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Norman Waterhouse

How not to deal with a Sexual Harassment complaint

At our Walking the Talk conference in April, we discussed the recent decision of Ruby Kerkofs v Mohammed Abdallah & Parker Manufactured Products Pty Ltd (Human Rights) [2019] VCAT 259.

In this case, the Victorian Civil and Administrative Tribunal (the VCAT) ordered that Mr Abdallah and Parker Manufactured Products Pty Ltd (the Employer) jointly pay Ms Kerkofs $130,000 by way of pain and suffering damages for sexual harassment. The VCAT further ordered that the Employer pay aggravated damages of $20,000 to Ms Kerkofs due to, among other things, failing to conduct any sort of investigation into Ms Kerkof's sexual harassment complaint.

While employers may be faced with vexatious complaints in the workplace that do not warrant an investigation, a complaint should not be dismissed without proper consideration and if need be, an investigation.


Ms Kerkofs worked at the Employer, a steel product manufacturer, for a very short period. She commenced employment on 4 May 2016, however, she left that employment on 16 May 2016 and did not return. Ms Kerkofs claims that during that short time that she worked with the Employer she was sexually harassed by Mr Abdallah. In summary, Ms Kerkofs alleged that:

  • At her workplace, in an office within the factory, she was subjected to various instances of unwelcome conduct of a sexual nature by Mr Abdallah, including inappropriate nicknames, sexually inappropriate comments about her body and uninvited shoulder and neck massages from behind; and
  • At Ms Kerkofs’ home on 16 May 2016, Mr Abdallah sexually harassed her while she was unwell, in her bed, after being driven home by Mr Abdallah (as he was directed to do so by his immediate superior), including inappropriate comments, kissing and touching.

On 19 May 2016, Ms Kerkofs called her manager to inform him that she had been sexually assaulted by Mr Abdallah. Ms Kerkofs also emailed a written complaint to the Director of the Employer which set out the alleged conduct.

The Employer did not conduct a proper or independent investigation into Ms Kerkofs’ complaint.

Ms Kerkofs claimed damages under the Equal Opportunity Act 2010 (Vic) (the EO Act) against Mr Abdallah in relation to this sexual harassment. Ms Kerkofs also claimed damages against the Employer under the vicarious liability provisions of the EO Act.

Further, at trial, the Employer, who was self-represented, asserted that it did undertake an investigation, however, decided that Ms Kerkofs’ complaint was baseless. It also embarked, on what the VCAT described as “a trenchant defence of” Mr Abdallah, which included an agreement that the Employer would indemnify Mr Abdallah in respect of all his costs and any award of damages in the matter.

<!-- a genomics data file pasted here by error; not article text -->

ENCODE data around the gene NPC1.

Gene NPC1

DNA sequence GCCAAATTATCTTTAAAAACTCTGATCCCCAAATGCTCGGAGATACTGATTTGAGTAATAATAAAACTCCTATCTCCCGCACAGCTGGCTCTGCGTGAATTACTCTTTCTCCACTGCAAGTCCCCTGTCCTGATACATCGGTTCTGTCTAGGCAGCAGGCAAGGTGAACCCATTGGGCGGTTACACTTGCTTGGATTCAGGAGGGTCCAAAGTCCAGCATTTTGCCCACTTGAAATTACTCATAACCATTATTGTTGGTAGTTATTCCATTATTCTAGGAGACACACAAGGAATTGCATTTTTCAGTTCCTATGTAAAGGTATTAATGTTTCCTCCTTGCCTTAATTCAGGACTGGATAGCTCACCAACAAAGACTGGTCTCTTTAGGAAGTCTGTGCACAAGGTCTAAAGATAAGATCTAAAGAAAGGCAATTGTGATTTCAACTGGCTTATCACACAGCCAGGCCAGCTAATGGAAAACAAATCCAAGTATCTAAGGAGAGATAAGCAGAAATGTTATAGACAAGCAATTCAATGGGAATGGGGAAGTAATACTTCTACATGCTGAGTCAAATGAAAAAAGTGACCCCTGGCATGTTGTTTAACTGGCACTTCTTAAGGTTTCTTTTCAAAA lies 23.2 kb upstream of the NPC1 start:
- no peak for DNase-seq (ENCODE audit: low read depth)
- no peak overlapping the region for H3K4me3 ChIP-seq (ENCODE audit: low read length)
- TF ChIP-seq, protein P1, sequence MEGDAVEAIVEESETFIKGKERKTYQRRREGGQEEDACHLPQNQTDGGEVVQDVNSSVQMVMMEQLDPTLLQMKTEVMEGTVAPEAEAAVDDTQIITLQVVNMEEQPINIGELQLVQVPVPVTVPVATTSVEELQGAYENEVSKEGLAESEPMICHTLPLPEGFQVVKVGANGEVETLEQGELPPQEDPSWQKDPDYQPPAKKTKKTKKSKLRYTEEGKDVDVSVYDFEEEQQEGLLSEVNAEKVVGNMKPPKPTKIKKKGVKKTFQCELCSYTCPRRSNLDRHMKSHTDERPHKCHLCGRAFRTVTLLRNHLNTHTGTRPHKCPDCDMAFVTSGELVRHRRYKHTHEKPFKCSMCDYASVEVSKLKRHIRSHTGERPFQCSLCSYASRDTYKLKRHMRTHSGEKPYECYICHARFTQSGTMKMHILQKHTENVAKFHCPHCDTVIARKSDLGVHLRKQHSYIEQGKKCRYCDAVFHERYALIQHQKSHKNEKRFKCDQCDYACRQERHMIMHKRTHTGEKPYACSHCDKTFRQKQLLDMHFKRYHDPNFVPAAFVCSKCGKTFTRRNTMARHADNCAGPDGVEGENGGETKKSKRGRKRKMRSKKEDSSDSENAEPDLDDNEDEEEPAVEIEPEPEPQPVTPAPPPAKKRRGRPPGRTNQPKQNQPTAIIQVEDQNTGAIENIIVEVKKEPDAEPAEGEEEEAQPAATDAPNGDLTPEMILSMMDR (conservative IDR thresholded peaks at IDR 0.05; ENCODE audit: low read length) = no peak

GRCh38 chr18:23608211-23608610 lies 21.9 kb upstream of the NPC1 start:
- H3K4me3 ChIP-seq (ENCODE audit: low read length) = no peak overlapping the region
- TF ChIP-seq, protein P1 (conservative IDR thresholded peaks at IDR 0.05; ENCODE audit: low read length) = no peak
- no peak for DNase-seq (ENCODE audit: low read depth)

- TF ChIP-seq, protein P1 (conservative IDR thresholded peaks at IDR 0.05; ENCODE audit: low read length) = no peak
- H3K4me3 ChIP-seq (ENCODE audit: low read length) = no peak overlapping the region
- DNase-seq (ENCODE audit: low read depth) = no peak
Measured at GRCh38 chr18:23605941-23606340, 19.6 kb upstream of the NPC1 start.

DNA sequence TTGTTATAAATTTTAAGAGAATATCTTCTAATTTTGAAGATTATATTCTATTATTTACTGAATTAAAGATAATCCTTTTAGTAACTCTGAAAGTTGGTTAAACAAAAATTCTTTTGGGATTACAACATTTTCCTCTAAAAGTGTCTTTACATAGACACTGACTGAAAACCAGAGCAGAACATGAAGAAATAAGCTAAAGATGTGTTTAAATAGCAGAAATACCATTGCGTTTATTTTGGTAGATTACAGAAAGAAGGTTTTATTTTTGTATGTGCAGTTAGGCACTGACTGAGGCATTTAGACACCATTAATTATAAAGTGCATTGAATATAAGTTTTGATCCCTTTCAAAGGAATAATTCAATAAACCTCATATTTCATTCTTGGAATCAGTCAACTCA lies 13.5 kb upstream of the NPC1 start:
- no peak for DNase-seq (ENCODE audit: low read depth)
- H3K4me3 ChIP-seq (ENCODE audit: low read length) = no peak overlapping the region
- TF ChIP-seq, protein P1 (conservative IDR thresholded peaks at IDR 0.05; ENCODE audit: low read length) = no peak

The VCAT found, on the balance of probabilities, having regard to the conflicting evidence of the parties, that each of the acts of sexual harassment complained of by Ms Kerkofs was in fact committed by Mr Abdallah.

The VCAT further found that the Employer was vicariously liable for Mr Abdallah’s conduct, pursuant to section 109 of the EO Act. Although the Employer had a defence available to it pursuant to section 110 of the EO Act (to prove, on the balance of probabilities, that it took reasonable precautions to prevent Mr Abdallah from contravening the EO Act), at trial, the Directors of the Employer repeatedly submitted that it did not wish to rely upon any potential defences.

The VCAT ordered that Mr Abdallah and the Employer jointly pay the sum of $130,000 to Ms Kerkofs by way of pain and suffering damages. The VCAT also ordered that the Employer pay aggravated damages of $20,000 to Ms Kerkofs as a result of the Employer failing to conduct any sort of investigation into Ms Kerkof's complaint and due to the fact that it entered into an indeterminate arrangement with Mr Abdallah and admitted at trial that it had told Mr Abdallah it would indemnify him in respect of all his costs and any award of damages.

Take Home Messages

While the legislation in this case is specific to Victoria, it is important to note that there is similar legislation under national and state jurisdictions that would apply had this situation arose elsewhere in Australia.

If an employer fails to provide a safe workplace, or fails to take action in respect of misconduct or harassment, employees may feel so unsafe that they do not wish to come to work.

Unless an assessment has been made to determine that a complaint is vexatious, an employer should always investigate a matter raised by an employee, especially a complaint alleging sexual harassment against an employee.

We recommend employers implement an appropriate complaints handling procedure to effectively deal with complaints (whether they are vexatious or not) made against employees.


1 April 2019



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